Current situation

Fire season on ODF-protected land has officially ended in all of Oregon as cooler temperatures and moister conditions settle over much of the state. This late in the fall, a key source of ignitions is fire escaping when piles of woody debris are burned. Care is required with that activity at any time of year.
































Thursday, July 30, 2015

Cable Crossing Fire morning update - July 30, 2015

Overnight, fire crews worked to build fire trails around the east side of the Cable Crossing Fire where it escaped containment lines yesterday afternoon.  As of this morning, the fire is estimated at 600 acres.  Approximately 500 firefighters will be on scene of the fire today.  No homes are currently threatened and no evacuations have been issued.

The Oregon Department of Forestry Incident Management Team 3 arrived at the Cable Crossing Fire this morning and received their fire briefing from the Douglas Forest Protective Association.  ODF IMT 3 will assume command of the fire at 10:00 a.m. today.  The Incident Command post for the Cable Crossing Fire will be established at the French Creek Ranch near Glide.

Fire information for the Cable Crossing incident can be found at the following locations:




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Kyle Reed
Douglas Forest Protective Association
541-672-6507 x136

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Comments and questions

The purpose of this blog is to provide breaking news about wildfire activity on the forestlands protected by the Oregon Department of Forestry. We invite you to post questions or comments you have about current wildfires. Please keep your posts civil and free of profanity. You are also welcome to contact us by email at: information@odf.state.or.us.

Current wildfire info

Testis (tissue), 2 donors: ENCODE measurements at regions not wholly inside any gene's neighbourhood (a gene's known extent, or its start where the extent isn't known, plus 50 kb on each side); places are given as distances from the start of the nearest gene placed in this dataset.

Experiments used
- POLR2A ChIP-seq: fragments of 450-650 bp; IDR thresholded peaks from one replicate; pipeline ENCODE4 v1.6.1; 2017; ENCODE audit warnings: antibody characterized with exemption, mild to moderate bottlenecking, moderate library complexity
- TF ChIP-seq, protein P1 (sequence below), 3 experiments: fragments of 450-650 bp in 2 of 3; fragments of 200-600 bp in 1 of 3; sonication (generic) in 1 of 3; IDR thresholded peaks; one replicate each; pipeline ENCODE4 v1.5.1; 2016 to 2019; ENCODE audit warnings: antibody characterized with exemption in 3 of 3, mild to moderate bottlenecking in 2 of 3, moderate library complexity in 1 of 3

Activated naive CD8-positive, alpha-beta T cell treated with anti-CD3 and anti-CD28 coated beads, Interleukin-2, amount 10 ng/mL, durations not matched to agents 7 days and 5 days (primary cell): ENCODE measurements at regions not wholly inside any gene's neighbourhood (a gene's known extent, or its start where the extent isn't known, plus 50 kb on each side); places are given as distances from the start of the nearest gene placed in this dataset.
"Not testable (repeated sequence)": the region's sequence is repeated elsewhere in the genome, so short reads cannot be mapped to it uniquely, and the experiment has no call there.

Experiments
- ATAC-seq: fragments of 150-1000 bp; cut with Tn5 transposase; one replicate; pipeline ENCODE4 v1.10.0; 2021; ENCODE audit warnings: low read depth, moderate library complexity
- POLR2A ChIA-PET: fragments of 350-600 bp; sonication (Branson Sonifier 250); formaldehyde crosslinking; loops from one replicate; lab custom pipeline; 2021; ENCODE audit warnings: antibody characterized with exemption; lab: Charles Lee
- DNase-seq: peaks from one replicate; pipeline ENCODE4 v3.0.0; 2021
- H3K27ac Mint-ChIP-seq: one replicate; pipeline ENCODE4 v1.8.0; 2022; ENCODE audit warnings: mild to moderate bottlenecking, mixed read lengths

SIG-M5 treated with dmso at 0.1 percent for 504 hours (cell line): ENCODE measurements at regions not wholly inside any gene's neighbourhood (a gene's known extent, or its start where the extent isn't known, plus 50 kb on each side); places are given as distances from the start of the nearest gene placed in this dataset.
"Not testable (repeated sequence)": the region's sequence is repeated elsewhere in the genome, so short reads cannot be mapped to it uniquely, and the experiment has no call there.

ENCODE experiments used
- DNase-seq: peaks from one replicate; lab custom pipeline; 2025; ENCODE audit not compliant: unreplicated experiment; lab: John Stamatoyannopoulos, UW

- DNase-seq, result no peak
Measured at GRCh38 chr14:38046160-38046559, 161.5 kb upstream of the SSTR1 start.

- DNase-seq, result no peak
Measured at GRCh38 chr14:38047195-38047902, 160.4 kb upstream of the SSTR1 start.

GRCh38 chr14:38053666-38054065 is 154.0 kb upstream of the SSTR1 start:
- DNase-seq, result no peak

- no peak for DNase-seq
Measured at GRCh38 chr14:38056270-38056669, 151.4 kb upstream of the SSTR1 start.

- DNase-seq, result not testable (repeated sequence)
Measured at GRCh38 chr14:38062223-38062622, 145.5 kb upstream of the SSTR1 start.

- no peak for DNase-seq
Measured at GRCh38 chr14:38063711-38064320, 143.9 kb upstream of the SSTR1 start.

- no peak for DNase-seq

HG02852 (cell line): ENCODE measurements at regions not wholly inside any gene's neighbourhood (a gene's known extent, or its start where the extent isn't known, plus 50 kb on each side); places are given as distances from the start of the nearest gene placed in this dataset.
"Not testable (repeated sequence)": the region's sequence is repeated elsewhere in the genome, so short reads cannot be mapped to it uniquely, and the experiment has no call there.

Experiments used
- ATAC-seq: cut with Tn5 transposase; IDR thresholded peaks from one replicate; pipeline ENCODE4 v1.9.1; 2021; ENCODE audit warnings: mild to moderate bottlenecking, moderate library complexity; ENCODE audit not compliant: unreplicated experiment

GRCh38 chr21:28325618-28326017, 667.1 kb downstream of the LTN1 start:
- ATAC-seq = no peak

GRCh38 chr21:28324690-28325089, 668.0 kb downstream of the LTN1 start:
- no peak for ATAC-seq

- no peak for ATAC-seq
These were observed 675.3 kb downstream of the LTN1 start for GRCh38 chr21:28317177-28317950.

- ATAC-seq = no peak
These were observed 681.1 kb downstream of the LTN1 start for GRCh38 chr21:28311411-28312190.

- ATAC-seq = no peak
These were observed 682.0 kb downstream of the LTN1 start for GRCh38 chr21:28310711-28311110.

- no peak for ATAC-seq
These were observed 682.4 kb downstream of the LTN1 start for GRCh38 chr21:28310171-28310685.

Cool, wet weather in the winter of 2016-17 ended Oregon's long drought and left a thick snowpack at higher elevations which will take some time to melt. However, in the summer of 2017 a series of heatwaves and a prolonged stretch of dry weather created conditions that dried forest fuels, allowing fires to start and spread. The result was more than a thousand fires on lands protected by the Oregon Department of Forestry.Ninety-five percent of these were put out at less than 10 acres.






What we do

Protection jurisdiction

The Oregon Dept. of Forestry protects 16 million acres of private and public forestlands from wildfire. This includes all private forestlands in Oregon as well as state and local government-owned forests, along with 2.8 million acres of federal Bureau of Land Management lands in the western part of the state. In total there are about 30.4 million acres of forest in Oregon.



Fire suppression policy

The department fights fire aggressively, seeking to put out most fires at 10 acres or smaller. This approach minimizes damage to the timber resource and fish and wildlife habitat, and protects lives and property. It also saves money. While suppressing large fires can cost millions of dollars, economic and environmental damage from wildfires can be many times greater.





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Oregon Dept. of Forestry's public information officers in Salem, Ore., maintain this blog. During the wildfire season, we spend much of our time reporting on fires and firefighting to news media and the public.